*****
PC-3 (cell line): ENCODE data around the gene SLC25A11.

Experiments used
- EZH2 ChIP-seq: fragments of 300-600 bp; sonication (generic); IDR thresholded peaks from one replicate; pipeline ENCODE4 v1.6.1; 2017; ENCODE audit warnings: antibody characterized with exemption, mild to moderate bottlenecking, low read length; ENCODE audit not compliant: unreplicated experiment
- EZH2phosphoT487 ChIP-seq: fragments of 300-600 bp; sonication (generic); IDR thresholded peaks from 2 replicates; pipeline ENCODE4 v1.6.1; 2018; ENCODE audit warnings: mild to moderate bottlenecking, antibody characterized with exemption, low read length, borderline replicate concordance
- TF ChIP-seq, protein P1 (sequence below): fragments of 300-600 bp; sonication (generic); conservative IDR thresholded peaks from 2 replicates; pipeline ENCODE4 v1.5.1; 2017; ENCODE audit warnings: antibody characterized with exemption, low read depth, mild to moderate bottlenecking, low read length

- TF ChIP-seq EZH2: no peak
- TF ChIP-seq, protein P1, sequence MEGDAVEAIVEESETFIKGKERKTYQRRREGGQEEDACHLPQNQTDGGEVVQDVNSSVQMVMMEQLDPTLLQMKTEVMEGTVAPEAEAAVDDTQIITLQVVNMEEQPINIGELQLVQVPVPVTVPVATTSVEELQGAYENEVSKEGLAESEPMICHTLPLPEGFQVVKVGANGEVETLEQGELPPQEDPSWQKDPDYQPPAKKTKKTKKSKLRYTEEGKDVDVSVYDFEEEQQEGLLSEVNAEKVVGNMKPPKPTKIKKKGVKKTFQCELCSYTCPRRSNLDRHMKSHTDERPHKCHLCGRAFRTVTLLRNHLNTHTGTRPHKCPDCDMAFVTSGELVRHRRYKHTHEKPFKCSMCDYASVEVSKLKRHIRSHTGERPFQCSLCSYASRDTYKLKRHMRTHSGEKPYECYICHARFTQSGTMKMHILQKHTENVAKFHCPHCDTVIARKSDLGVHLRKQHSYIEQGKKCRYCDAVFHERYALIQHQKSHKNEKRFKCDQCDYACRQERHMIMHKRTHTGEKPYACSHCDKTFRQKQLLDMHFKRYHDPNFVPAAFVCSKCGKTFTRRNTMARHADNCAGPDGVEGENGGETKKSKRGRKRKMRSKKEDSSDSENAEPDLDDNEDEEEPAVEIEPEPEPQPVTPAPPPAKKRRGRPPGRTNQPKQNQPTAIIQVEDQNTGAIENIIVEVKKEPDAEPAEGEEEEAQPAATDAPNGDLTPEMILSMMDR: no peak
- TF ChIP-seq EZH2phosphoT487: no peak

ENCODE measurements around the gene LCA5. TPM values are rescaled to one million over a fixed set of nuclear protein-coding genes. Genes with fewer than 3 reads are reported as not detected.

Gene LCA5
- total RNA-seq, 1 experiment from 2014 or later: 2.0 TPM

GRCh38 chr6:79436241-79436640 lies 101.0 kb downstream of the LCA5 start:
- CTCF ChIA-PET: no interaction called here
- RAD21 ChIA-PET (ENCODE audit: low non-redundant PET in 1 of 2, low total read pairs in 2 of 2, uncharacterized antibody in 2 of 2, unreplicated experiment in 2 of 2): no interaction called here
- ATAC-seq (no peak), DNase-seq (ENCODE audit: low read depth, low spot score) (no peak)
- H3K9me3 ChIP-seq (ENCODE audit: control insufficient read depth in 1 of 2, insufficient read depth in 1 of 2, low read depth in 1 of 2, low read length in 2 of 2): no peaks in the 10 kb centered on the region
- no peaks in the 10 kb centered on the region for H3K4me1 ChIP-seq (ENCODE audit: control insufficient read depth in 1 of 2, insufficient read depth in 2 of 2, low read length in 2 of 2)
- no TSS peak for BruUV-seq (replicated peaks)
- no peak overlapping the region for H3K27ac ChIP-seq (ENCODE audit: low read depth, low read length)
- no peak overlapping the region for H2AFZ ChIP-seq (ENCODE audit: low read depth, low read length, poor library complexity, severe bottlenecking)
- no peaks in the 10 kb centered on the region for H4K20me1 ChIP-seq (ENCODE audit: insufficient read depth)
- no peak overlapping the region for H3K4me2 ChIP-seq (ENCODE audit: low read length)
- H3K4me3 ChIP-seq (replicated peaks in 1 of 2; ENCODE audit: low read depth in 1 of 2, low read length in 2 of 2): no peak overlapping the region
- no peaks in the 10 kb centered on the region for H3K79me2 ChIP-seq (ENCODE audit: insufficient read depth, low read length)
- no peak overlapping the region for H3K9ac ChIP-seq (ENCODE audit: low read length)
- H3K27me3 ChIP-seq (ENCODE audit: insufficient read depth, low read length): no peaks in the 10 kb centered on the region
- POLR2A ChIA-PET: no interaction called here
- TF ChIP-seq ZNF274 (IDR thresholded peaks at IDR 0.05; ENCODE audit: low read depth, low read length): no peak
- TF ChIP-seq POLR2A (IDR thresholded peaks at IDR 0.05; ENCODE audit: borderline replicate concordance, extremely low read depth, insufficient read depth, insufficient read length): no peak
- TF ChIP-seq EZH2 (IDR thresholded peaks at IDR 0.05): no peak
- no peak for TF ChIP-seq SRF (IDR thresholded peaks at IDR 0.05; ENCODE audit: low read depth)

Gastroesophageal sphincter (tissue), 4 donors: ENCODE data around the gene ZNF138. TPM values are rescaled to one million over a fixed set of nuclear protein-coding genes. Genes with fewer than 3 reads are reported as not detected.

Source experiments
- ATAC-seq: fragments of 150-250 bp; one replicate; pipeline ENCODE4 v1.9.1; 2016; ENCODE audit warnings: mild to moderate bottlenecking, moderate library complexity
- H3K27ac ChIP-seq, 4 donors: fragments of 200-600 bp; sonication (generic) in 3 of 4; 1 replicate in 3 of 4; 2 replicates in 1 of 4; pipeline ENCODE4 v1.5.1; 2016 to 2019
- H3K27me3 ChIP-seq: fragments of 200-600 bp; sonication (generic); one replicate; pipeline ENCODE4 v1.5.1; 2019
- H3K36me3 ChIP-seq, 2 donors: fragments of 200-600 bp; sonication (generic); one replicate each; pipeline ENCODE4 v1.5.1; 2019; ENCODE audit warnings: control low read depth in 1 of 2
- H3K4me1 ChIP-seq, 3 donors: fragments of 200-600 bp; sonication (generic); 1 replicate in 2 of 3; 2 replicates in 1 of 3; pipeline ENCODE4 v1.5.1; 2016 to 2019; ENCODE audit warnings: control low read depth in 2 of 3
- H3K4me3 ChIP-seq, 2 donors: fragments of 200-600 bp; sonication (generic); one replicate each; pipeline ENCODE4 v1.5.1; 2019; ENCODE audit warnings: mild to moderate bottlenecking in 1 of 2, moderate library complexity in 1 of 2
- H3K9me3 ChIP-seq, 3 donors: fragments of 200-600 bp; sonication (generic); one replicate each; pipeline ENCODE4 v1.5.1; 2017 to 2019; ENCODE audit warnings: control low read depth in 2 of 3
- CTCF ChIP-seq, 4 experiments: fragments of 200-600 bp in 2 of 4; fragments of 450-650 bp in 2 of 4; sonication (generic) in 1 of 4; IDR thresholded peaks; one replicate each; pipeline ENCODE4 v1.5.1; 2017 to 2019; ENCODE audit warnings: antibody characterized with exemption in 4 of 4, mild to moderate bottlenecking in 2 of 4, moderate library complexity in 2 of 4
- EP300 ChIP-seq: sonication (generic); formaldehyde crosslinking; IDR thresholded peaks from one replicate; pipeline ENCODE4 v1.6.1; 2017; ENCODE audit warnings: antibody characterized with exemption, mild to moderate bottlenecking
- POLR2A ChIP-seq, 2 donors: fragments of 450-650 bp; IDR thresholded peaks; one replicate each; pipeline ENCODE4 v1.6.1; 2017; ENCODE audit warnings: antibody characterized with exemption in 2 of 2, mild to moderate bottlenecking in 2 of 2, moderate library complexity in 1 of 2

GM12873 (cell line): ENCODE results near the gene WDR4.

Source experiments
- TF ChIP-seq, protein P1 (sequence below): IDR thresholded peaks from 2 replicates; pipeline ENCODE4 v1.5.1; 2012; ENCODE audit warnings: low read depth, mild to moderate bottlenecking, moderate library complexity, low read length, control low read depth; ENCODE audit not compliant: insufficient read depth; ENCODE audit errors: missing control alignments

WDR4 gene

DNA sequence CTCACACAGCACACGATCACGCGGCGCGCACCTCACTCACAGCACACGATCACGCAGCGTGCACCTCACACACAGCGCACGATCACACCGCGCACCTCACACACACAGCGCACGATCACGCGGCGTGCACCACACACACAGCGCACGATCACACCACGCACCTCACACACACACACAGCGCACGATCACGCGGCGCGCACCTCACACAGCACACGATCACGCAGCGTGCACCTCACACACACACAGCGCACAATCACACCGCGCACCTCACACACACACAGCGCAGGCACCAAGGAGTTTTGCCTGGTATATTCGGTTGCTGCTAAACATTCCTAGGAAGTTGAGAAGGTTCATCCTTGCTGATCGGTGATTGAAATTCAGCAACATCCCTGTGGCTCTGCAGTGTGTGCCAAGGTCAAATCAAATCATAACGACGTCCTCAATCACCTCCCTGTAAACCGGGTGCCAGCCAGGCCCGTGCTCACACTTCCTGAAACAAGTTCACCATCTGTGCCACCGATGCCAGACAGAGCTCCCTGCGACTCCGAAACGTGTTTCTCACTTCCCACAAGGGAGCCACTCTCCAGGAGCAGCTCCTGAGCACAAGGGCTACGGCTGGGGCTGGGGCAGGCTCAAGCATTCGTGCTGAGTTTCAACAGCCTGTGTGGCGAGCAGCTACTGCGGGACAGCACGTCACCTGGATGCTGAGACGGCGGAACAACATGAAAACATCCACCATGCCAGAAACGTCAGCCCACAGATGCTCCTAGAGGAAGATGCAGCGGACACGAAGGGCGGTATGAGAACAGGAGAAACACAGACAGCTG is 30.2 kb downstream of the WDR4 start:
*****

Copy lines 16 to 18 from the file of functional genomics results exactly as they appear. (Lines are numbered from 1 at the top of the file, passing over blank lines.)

- H3K9me3 ChIP-seq (ENCODE audit: control insufficient read depth in 1 of 2, insufficient read depth in 1 of 2, low read depth in 1 of 2, low read length in 2 of 2): no peaks in the 10 kb centered on the region
- no peaks in the 10 kb centered on the region for H3K4me1 ChIP-seq (ENCODE audit: control insufficient read depth in 1 of 2, insufficient read depth in 2 of 2, low read length in 2 of 2)
- no TSS peak for BruUV-seq (replicated peaks)